ARTICLE: Alteration to the Skin Barrier Integrity Following Broad-Spectrum UV Exposure in an Ex Vivo Tissue Model

April 2021 | Volume 20 | Issue 4 | Supplement Individual Articles | 23s | Copyright © April 2021

Published online April 6, 2021

Rebecca Barresi , Emily Chen , I-Chien Liao PhD, Xue Liu PhD, Nada Baalbaki PhD, Stephen Lynch PhD, Patricia Brieva PhD, Miao Wang , Qian Zheng MD PhD, Charbel Bouez PhD

L’Oréal Research and Innovation, Clark, NJ

Dynamic changes to the skin barrier’s molecular structure and ceramide profile are well-documented in skin conditions such as atopic dermatitis and psoriasis. Pathological and environmental factors have been shown to impair barrier integrity and demonstrate shifts in ceramide composition in the skin. However, the relationship between acute and prolonged sun exposure and its effects on skin barrier homeostasis is insufficiently investigated. This study aims to uncover new scientific evidence to elucidate the relationship of UV irradiation with the skin barrier using an ex vivo tissue model following simulated UVA/UVB exposure. 

Fresh ex vivo human skin pretreated either with or without a broad-spectrum sunscreen was exposed to either a physiological or elevated UV condition. Following eight days in culture, structural and molecular changes were evaluated. UV irradiated skin displayed epidermal cell death and altered expression of key barrier proteins. TEM analysis demonstrated disruption to adherens junctions and dissociation between tissue layers following both physiological and extensive UV exposures. An effective broad-spectrum sunscreen containing essential skin ceramides completely protected the skin from such changes. This is one of the first works demonstrating a clear correlation of altered skin barrier integrity using a physiologically relevant dose in an ex vivo tissue model. Our findings also further support the additional importance and benefits of sun protection among the consumers. 

J Drugs Dermatol. 20(4 Suppl):s23-28. doi:10.36849/JDD.S589D


The human skin barrier is a complex structure comprising of physical, chemical, immunological, and microbial components that maintain skin homeostasis whilst protecting the body from external irritants.1 The outermost layer of the skin, or the stratum corneum (SC), is the skin’s first line of defence against external irritants and comprises of corneocytes embedded in a lipid matrix composed of an equimolar ratio of cholesterol (CHOL), free fatty acids (FFAs), ceramides (CERs), and sterol/wax esters.2 Pathological conditions, such as atopic dermatitis (AD) or psoriasis, are known to trigger barrier disturbance through disruption of the natural ceramide profile, adherens junctions, and key barrier proteins.3–6 Furthermore, a direct correlation was observed in AD patients, where decreased FFA and CER chain lengths in AD skin caused less dense lipid organization increased transepidermal water loss (TEWL).7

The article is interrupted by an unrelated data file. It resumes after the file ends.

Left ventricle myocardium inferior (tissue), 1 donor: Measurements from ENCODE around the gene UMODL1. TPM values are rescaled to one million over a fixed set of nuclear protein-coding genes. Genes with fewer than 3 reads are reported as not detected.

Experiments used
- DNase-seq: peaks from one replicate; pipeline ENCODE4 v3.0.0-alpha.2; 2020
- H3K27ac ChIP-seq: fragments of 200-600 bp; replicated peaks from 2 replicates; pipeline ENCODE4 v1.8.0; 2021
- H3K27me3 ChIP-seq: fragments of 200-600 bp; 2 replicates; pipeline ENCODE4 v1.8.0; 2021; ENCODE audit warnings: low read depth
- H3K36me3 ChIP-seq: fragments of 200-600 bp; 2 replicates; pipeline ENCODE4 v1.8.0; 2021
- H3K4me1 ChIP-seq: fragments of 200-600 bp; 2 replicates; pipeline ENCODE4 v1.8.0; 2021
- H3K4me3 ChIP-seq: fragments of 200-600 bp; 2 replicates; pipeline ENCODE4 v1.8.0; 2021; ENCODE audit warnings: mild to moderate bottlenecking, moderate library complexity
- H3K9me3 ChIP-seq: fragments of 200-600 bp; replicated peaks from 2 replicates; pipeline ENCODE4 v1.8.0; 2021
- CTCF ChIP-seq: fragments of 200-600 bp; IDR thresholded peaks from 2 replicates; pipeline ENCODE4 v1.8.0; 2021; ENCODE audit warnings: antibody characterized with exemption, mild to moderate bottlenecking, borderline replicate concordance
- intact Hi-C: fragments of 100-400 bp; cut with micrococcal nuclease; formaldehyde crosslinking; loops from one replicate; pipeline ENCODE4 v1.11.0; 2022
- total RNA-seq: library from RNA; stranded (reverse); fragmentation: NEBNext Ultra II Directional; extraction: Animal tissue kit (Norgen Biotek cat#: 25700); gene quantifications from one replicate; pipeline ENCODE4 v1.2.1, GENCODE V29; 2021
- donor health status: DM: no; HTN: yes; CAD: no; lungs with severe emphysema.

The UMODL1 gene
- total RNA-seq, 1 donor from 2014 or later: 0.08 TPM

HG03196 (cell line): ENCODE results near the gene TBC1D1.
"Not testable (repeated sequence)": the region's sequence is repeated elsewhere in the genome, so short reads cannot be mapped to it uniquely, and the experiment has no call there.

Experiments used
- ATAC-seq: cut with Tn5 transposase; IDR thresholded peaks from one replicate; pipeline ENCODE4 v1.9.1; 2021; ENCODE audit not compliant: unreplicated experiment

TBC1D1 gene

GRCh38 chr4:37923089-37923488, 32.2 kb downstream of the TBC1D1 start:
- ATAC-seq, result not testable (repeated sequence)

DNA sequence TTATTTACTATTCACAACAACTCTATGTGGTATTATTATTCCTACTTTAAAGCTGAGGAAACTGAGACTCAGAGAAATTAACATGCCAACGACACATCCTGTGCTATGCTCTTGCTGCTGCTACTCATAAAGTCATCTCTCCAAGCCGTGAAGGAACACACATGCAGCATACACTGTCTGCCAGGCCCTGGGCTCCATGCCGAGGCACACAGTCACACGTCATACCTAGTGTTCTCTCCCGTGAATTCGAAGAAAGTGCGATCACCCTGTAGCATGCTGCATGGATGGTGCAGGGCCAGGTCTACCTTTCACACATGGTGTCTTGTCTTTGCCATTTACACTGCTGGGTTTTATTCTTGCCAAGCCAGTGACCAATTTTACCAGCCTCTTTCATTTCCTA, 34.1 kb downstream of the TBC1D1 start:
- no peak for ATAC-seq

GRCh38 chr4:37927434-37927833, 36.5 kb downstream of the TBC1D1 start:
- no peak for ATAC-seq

The health concerns of prolonged UV exposure are welldocumented; it is shown to induce premature photoaging, altered pigmentation, inflammation, and carcinoma.8–10 In addition, there are several articles investigating the effects of ultraviolet (UV) radiation on skin barrier function.11–13 UV exposure was reported to induce epidermal barrier damage by altering the tight junction protein expression, disruption to the basement membrane junctions, decrease in the level of covalently bound ceramides, increase stratum corneum (SC) thickness & increase stratum corneum (SC) thickness and TEWL, and induce degradation to the structural and mechanical integrity of the skin.11,13–22 While each of the studies has furthered the understanding on UV on barrier function, the connection between a physiologically relevant UV dose with the molecular changes to the barrier of the skin remains unclear. This study is the first of two parts that utilized a physiologically relevant, fresh ex vivo skin model to understand how broad-spectrum UV affects the composition of epidermal barrier and illustrate how the application of sunscreen can provide barrier protection. This study also investigated the effects of a physiologically relevant dose, which mimics a chronic exposure to the maximum level of daily UV condition, and an elevated non-physiological exposure dose to serve as a contrast group.

Experimental Design
Ex Vivo Tissue Culture
Fresh ex vivo human skin was acquired from BioIVT LLC (Westbury, NY) one day post-abdominoplasty. A total of seven lots of fresh ex vivo skin was utilized in this study, (Caucasian (n=6), Hispanic (n=1), Male (n=1), Female (n=6), 29–51 years old). Tissue was defatted, cleaned of blood residue, and 1.2mm skin biopsy punches were created. Broad-spectrum CeraVe Hydrating Sunscreen SPF 50 Face Lotion, which contains Ceramides 1, 3, 6, in addition to other essential skin lipids, was applied (4.42 μL/cm2) to the respective biopsy punches fifteen minutes prior to irradiation. At this time, the study solely studied ceramide-incorporated formulas. These biopsy punches were then exposed to one-time exposure of 20J/cm2, a five-time exposure of 20J/cm2 over 1 week or one-time exposure of 100J/